[Small digression: the Greek for milk is gala. One Greek word for blue is galanos, which also means 'blue-eyed'. I think it is also a Greek surname. It's often noted that the ancient Greeks didn't have a word for blue, hence Homer's "wine-dark sea".]

I'd love to get a personal DNA reading, such as can trace one's ancestry back before surnames gave a clue to one's ancestry; before nations were formed and borders drawn on maps; before recorded history perhaps. I keep checking to see if the fee charged for this service has yet matched my ability to pay up and order.

Sunday, February 17, 2013

I've remarked before on my liking for lists, and my inability to complete one.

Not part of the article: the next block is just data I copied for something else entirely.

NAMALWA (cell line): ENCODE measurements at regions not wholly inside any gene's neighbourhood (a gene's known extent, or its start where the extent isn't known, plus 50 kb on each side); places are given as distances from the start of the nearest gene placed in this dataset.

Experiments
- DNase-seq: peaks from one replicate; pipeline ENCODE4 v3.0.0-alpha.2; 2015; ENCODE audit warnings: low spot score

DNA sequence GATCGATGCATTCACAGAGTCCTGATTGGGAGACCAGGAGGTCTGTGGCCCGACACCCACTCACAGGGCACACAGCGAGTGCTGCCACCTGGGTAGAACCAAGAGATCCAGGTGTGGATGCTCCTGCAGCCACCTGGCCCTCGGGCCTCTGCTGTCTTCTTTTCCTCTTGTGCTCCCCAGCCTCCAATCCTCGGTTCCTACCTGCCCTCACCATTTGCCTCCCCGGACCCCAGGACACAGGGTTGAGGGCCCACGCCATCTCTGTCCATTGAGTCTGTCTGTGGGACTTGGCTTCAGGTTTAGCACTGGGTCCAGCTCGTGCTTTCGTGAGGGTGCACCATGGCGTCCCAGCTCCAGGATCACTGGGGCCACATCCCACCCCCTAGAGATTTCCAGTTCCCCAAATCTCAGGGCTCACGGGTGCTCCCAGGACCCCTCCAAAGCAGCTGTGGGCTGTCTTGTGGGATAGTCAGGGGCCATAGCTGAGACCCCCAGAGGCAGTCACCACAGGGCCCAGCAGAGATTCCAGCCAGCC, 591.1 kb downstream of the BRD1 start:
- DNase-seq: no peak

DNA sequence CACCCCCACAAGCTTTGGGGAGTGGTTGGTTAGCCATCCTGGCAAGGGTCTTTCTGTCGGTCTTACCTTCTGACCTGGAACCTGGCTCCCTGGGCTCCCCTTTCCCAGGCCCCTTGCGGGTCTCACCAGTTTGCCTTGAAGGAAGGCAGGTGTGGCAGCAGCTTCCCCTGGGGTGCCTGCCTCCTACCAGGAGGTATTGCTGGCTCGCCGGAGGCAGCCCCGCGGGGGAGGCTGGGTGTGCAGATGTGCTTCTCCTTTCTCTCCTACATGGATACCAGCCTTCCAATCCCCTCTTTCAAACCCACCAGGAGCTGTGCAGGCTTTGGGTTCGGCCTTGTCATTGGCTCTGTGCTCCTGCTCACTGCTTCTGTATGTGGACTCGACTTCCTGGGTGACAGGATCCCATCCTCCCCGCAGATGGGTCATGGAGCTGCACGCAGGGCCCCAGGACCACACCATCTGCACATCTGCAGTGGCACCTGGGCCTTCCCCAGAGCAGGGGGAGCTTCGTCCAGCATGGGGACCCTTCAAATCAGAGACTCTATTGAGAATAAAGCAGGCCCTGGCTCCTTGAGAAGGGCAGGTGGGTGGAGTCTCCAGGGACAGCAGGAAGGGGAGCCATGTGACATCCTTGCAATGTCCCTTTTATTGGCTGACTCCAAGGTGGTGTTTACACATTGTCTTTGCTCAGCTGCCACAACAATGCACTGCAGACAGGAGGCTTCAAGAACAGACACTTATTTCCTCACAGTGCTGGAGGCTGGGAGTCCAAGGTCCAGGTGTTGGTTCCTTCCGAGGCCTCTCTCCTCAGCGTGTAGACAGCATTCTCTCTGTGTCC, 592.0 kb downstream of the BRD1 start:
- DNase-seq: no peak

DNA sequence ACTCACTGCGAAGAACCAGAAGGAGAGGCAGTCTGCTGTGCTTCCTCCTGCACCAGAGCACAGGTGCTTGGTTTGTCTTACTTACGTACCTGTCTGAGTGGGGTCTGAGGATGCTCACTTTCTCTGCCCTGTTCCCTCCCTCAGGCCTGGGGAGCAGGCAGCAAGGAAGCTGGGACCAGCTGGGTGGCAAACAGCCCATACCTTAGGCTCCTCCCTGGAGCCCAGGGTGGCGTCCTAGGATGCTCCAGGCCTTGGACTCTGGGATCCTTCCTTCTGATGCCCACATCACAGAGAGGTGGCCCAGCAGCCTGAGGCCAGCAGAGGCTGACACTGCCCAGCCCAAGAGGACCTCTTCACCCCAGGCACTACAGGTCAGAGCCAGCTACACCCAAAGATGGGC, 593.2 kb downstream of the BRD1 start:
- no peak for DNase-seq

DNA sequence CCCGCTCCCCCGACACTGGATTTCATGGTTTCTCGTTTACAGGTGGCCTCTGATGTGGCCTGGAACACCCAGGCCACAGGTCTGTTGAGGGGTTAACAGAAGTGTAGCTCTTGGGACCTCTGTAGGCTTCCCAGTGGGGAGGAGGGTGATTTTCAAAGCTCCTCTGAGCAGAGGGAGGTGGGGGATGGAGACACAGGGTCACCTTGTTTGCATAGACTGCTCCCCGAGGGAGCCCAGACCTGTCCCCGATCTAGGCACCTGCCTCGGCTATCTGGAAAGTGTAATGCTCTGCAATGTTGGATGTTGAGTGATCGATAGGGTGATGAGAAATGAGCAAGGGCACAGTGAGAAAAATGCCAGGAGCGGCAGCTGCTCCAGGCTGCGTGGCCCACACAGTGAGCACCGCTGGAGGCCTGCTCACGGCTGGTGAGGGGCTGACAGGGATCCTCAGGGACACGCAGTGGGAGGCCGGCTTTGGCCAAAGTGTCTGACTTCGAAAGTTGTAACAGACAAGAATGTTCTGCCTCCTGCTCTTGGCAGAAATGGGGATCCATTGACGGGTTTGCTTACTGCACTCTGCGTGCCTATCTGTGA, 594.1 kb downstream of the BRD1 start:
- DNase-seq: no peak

I keep trying to put together a list of my ten favourite music tracks. When I kicked off I had no trouble in identifying the top two. Then, noting that neither was sung in the English language I decided on two top tens - one of songs in the mother tongue and one of songs in other languages.
But songs? What about instrumental tracks? So a third list was born, which means that I should have a top ten comprising thirty tracks. If only! I've kept control of the instrumental list but the others have gone over budget. I think my top ten has thirty-eight participants. Nitchevo, I soldier on.

1. Harvest Moon - Cassandra Wilson
2. Love Hurts - Gram Parsons and Emmy Lou Harris
3. Ordinary Joe - Terry Callier
4. Going Back - Dusty Springfield
5. Will You Love Me Tomorrow? - The Lovely Shirelles
6. Sea of Heartbreak - Don Gibson
7. Rikki Don't Lose That Number - Steely Dan
8. Badge - Cream
9. The Folks Who Live on the Hill - Miss Peggy Lee
10.Light Flight - Pentangle (alias The Pentangle)
11.After the Goldrush - Prelude
12.Love Letters - Ketty Lester